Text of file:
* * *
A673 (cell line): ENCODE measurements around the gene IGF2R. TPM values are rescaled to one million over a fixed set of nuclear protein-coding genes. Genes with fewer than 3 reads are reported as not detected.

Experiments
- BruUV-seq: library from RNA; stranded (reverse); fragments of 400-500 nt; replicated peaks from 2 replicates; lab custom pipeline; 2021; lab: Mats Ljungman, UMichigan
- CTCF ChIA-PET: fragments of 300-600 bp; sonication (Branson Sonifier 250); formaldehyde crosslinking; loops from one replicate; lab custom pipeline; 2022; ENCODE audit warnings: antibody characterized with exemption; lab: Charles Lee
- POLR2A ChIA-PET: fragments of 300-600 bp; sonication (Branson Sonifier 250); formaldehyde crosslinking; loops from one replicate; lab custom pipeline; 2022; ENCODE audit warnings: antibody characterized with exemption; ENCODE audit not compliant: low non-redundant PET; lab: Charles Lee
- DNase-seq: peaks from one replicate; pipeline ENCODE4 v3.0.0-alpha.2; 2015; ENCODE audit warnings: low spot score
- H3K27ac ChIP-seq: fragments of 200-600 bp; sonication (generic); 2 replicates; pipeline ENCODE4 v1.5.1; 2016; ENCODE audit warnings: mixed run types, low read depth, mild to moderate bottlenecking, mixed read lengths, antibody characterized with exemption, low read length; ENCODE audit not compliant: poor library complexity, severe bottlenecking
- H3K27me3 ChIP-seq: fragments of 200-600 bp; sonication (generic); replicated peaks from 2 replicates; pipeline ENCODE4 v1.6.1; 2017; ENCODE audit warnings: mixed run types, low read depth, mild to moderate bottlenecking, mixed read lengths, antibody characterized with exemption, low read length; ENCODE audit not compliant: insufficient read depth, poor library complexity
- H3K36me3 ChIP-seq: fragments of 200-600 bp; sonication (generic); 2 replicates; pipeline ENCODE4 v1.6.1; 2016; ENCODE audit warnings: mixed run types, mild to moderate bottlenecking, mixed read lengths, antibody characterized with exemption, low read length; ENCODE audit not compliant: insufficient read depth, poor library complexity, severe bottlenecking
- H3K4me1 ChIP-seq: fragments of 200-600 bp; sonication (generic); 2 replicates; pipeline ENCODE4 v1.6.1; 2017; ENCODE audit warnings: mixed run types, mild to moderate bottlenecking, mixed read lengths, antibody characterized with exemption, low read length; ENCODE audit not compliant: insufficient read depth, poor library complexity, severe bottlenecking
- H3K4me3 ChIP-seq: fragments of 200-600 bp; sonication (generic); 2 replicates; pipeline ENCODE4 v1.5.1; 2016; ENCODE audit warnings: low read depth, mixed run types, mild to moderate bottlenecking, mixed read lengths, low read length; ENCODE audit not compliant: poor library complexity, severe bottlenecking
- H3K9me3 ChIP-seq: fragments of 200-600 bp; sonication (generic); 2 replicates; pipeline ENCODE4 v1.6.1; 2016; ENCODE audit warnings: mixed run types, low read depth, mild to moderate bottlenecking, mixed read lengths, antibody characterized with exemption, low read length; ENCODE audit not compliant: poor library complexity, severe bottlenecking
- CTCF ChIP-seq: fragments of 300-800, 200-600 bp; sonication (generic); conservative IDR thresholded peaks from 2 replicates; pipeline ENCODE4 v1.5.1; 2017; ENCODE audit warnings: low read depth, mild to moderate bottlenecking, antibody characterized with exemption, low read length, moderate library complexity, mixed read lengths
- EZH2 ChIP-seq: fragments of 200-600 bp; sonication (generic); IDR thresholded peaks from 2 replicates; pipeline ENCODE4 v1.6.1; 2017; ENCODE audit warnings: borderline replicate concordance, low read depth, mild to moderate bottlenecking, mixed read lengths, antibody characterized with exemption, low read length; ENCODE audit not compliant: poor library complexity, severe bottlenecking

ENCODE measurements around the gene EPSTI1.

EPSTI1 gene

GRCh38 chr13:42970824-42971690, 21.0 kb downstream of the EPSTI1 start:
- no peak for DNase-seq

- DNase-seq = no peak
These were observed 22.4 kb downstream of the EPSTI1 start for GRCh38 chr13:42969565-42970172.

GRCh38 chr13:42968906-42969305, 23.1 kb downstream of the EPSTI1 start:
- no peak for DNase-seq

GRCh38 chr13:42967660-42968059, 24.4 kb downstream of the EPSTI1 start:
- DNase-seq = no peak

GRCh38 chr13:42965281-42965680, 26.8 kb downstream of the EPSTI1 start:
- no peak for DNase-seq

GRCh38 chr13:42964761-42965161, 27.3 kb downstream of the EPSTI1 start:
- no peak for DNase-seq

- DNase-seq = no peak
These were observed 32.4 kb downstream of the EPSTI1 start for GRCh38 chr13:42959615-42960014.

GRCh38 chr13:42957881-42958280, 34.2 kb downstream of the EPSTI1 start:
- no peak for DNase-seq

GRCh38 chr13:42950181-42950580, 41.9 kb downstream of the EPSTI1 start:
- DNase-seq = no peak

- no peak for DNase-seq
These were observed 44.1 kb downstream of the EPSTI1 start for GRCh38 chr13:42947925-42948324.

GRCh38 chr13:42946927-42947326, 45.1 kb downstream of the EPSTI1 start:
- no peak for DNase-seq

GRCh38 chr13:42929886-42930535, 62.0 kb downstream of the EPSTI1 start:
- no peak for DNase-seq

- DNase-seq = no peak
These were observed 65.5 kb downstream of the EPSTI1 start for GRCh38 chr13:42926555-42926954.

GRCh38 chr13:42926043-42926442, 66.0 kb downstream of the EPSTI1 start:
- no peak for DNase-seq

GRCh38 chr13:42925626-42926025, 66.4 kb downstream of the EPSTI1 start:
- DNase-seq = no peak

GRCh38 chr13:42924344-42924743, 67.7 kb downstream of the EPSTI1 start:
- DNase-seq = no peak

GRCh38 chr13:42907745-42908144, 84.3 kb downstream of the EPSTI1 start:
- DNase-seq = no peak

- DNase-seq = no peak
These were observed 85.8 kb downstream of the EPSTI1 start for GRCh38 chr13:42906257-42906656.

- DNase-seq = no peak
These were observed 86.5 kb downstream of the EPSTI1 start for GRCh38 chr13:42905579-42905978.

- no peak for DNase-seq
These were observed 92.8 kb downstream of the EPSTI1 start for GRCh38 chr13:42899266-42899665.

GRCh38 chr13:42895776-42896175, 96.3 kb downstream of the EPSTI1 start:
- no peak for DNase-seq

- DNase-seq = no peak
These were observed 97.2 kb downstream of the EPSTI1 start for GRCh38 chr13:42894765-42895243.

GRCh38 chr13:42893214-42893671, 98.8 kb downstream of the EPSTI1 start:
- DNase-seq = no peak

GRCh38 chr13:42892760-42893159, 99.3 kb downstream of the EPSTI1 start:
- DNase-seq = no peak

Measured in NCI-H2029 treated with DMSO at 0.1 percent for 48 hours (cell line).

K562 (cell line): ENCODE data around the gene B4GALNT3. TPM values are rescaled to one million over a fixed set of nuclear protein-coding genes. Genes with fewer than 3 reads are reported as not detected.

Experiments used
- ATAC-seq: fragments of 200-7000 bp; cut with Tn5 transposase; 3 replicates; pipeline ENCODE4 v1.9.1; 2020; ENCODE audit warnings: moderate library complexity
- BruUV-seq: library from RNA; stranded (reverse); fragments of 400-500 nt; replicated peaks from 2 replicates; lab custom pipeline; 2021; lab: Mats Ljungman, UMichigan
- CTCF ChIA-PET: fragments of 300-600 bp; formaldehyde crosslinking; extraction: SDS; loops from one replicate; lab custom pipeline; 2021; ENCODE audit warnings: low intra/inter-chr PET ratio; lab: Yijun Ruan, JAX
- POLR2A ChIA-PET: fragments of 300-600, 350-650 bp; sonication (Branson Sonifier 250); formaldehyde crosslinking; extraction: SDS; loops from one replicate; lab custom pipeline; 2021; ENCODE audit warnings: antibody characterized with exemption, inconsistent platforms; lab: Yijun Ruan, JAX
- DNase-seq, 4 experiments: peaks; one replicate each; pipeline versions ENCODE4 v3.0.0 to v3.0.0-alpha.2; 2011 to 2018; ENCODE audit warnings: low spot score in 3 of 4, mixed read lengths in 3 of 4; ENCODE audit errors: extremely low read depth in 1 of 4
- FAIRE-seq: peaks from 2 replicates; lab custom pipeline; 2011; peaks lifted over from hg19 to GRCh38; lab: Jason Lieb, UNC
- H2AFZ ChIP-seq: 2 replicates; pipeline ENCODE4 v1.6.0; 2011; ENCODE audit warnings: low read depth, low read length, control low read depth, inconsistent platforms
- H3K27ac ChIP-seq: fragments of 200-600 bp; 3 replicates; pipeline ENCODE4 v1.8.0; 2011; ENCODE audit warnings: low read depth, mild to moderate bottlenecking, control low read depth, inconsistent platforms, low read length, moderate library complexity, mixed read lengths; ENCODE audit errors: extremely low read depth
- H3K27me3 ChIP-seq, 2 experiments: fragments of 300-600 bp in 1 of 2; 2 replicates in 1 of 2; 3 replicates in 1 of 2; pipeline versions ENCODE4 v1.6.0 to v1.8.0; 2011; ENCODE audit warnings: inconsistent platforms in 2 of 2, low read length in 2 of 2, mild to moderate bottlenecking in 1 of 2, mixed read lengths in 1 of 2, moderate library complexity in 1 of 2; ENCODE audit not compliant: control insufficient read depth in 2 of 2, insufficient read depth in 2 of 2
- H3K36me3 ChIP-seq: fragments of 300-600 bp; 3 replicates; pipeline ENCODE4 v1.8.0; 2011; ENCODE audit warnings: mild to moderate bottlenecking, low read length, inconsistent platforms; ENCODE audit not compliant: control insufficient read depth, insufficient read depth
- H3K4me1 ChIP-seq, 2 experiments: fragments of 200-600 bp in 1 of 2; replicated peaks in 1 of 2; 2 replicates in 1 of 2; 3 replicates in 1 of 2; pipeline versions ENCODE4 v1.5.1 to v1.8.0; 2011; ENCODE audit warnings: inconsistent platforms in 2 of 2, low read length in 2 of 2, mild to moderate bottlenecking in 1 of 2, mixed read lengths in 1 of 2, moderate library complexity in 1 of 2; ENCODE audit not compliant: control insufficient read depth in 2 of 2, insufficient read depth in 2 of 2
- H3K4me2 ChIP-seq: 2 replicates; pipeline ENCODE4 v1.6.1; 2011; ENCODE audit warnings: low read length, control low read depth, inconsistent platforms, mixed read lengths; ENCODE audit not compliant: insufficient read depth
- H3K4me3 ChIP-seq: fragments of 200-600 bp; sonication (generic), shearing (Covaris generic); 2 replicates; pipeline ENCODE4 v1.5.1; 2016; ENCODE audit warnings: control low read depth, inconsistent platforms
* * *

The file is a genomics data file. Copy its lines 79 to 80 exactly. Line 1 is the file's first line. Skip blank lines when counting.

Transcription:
- H3K4me2 ChIP-seq: 2 replicates; pipeline ENCODE4 v1.6.1; 2011; ENCODE audit warnings: low read length, control low read depth, inconsistent platforms, mixed read lengths; ENCODE audit not compliant: insufficient read depth
- H3K4me3 ChIP-seq: fragments of 200-600 bp; sonication (generic), shearing (Covaris generic); 2 replicates; pipeline ENCODE4 v1.5.1; 2016; ENCODE audit warnings: control low read depth, inconsistent platforms